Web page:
Tuesday, August 5, 2008
My main preoccupation is not boredom but rather some measure of anxiety associated with the fleeting nature of time.
Obviously, I experience boredom too. The only times I do so, however, is when I'm divorced from my quotidian program and structure. Travel is one thing that makes boredom pop up. Gadgets that stop working when there are still hours left before departure time, would be one instigator to boredom. Another scenario would be waiting for hours at a doctor's office where phones are supposed to be off and the magazines are at least a year old. Add a lack of personal computers and books in your bag and that translates to inevitable yawning and incessant staring at some big clock from the 80's that's gracing the wall.
However, boredom is not only a high-frequency lexeme in many people's vocab, it's also a high-frequency human experience. A bit from a gripping Times article says:
"Psychologists have most often studied boredom using a 28-item questionnaire that asks people to rate how closely a list of sentences applies to them: “Time always seems to be passing too slowly,” for instance.
High scores in these tests tend to correlate with high scores on measures of depression and impulsivity. But it is not clear which comes first — proneness to boredom, or the mood and behavior problems. “It’s the difference between the sort of person who can look at a pool of mud and find something interesting, and someone who has a hard time getting absorbed in anything,” said Stephen J. Vodanovich, a psychologist at University of West Florida in Pensacola.
Boredom as a temporary state is another matter, and in part reflects the obvious: that the brain has concluded there is nothing new or useful it can learn from an environment, a person, an event, a paragraph. But it is far from a passive neural shrug. Using brain-imaging technology, neuroscientists have found that the brain is highly active when disengaged, consuming only about 5 percent less energy in its resting “default state” than when involved in routine tasks, according to Dr. Mark Mintun, a professor of radiology at Washington University in St. Louis.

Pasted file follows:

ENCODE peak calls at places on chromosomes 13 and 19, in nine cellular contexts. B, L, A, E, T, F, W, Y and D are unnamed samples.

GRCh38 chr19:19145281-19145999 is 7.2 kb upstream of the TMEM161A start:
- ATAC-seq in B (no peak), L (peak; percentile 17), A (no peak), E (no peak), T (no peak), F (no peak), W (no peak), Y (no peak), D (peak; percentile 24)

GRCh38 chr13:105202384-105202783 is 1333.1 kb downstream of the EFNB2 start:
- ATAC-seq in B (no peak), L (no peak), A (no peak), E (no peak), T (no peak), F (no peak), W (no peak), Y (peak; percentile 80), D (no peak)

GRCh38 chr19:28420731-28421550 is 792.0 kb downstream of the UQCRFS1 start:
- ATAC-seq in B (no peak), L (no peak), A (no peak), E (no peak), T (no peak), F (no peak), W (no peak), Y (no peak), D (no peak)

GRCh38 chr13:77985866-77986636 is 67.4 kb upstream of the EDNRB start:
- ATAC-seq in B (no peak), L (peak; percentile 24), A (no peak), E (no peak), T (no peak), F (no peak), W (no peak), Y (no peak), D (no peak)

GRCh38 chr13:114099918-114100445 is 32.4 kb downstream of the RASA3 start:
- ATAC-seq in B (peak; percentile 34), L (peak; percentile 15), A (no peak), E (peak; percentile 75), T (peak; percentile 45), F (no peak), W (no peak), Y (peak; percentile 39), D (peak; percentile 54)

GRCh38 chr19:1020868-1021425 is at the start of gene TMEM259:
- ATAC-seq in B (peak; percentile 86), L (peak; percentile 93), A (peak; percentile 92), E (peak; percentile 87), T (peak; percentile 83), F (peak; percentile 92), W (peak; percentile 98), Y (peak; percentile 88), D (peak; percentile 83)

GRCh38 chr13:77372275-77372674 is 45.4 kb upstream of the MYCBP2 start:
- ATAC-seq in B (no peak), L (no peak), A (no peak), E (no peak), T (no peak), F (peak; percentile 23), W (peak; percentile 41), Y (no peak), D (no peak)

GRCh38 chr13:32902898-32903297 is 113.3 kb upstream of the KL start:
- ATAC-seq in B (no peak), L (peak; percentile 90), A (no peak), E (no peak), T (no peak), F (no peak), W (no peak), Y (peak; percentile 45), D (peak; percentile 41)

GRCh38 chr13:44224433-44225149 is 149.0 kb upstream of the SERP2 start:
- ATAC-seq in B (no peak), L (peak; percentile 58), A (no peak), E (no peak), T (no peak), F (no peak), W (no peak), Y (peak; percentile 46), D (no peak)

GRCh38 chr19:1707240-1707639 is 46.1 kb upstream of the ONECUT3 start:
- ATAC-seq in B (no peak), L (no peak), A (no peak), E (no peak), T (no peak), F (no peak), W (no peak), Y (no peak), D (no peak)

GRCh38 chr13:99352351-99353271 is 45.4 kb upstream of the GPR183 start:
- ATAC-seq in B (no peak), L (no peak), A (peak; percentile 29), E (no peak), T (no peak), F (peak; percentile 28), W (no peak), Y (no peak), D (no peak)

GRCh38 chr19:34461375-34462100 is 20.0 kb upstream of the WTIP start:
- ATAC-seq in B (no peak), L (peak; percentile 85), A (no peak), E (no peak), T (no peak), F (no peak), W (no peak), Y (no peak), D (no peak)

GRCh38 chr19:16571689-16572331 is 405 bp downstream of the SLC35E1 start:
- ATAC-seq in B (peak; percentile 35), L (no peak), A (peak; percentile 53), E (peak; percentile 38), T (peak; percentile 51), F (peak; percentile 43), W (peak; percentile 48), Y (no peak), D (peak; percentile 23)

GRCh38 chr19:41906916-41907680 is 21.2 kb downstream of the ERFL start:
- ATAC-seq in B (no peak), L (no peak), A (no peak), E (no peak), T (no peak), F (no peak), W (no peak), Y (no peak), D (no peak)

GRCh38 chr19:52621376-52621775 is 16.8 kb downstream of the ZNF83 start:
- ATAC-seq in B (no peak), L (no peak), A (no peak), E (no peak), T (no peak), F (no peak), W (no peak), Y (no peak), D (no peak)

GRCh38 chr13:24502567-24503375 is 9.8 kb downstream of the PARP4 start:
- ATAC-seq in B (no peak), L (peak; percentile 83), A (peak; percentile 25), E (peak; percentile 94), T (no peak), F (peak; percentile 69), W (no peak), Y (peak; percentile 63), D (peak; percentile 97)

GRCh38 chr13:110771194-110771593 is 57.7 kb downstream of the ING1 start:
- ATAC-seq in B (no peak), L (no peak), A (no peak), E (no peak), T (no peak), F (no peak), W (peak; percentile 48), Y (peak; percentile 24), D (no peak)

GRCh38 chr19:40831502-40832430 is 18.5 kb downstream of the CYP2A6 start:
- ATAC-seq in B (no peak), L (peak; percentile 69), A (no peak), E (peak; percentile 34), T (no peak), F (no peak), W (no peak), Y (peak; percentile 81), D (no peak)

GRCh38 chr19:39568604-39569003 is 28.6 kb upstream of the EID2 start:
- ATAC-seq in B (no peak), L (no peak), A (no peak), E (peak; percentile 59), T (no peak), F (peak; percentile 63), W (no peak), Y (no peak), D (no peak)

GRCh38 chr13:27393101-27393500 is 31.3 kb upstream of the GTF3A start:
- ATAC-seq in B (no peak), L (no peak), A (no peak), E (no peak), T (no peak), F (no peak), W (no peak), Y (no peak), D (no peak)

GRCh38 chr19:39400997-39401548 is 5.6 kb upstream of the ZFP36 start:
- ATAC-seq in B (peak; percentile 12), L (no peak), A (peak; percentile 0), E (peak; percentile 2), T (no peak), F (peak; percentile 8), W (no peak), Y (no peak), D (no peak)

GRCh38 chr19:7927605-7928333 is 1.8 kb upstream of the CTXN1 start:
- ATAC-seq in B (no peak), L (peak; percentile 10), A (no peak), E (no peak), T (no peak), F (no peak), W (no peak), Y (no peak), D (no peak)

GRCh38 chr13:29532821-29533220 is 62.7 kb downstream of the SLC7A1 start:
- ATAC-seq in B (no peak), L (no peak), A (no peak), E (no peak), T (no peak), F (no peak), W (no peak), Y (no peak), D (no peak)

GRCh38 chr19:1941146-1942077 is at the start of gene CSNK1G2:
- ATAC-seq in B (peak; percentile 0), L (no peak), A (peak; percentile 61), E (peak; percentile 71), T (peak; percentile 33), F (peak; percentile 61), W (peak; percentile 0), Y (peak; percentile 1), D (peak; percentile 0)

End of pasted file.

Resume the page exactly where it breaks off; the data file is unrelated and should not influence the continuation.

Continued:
That slight reduction can make a big difference in terms of time perception. The seconds usually seem to pass more slowly when the brain is idling than when it is absorbed. And those stretched seconds are not the live-in-the-moment, meditative variety, either. They are frustrated, restless moments. That combination, psychologists argue, makes boredom a state that demands relief — if not from a catnap or a conversation, then from some mental game."
Read more here.
When do you tend to experience boredom and how do you grapple with it?
graph per photogabble
Labels: brain research, Education, psychology
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I'm bored daily which is making me even more bored now that I'm acknowledging it.
What bores me are people who go on and on and on about their bad day at work, senseless commercials and reality tv, looking at my wardrobe and how depressingly old my things look, going out with people just because I want to be nice to them even though I don't care much for their company and then I end up playing with my phone and looking at the watch, waiting for the bus, waiting for people who say they'll come by at 7:00 and don't show up till 9, waiting for laundry to get dry, waiting for the floors to get dry after mopping, waiting for the cigarette smoke to leave my living room after I've secretly smoked a few cigarettes seeing that I'm a non-smoker and all. That sort of, kind of covers it. :)
P.S. The jpeg you picked though is making me laugh. Good one.
I actually welcome boredom. It gives me the illusion of having time to myself.
Some people have a knack for making me yawn. I don't really look at my watch much but I've noticed that I do so compulsively when I'm around the boredom-bringing people. And they're all nice, of course. I suppose one gets bored when in the presence of mediocrity.....
I also get bored in doc's offices. Not at the dentist's though. There, I'm nursing my anxiety so I'm taken care of :=))
This reminds me of an article I read awhile ago about "The Zone" -- a phenomenon in which time seems to slow.
As child, I used to enjoy getting lost in my thoughts, but I find that society these days is so geared toward constantly being on the go and being connected that I almost don't remember how to get lost in my mind anymore. That's a shame, I think.
I get bored at work. Who doesn't? So I do what everyone else does and pretend to be working while I'm actually reading and writing blogs.
P.S. My watch battery died in January and I've stopped wearing a watch since. I like to live in the world of "ish" anyway, but I find it's wonderful not to be in the habit of looking at my wrist all day. Instead I seek out a clock when I'm really curious about the time, but most of the time I know about what time it is anyway.
I dont tend to get bored and when I do I tend to use that time to think about my life, my past,present and future... usw I find this tends to happens when I am alone with nothing to do, nowhere to go, and no one to see.
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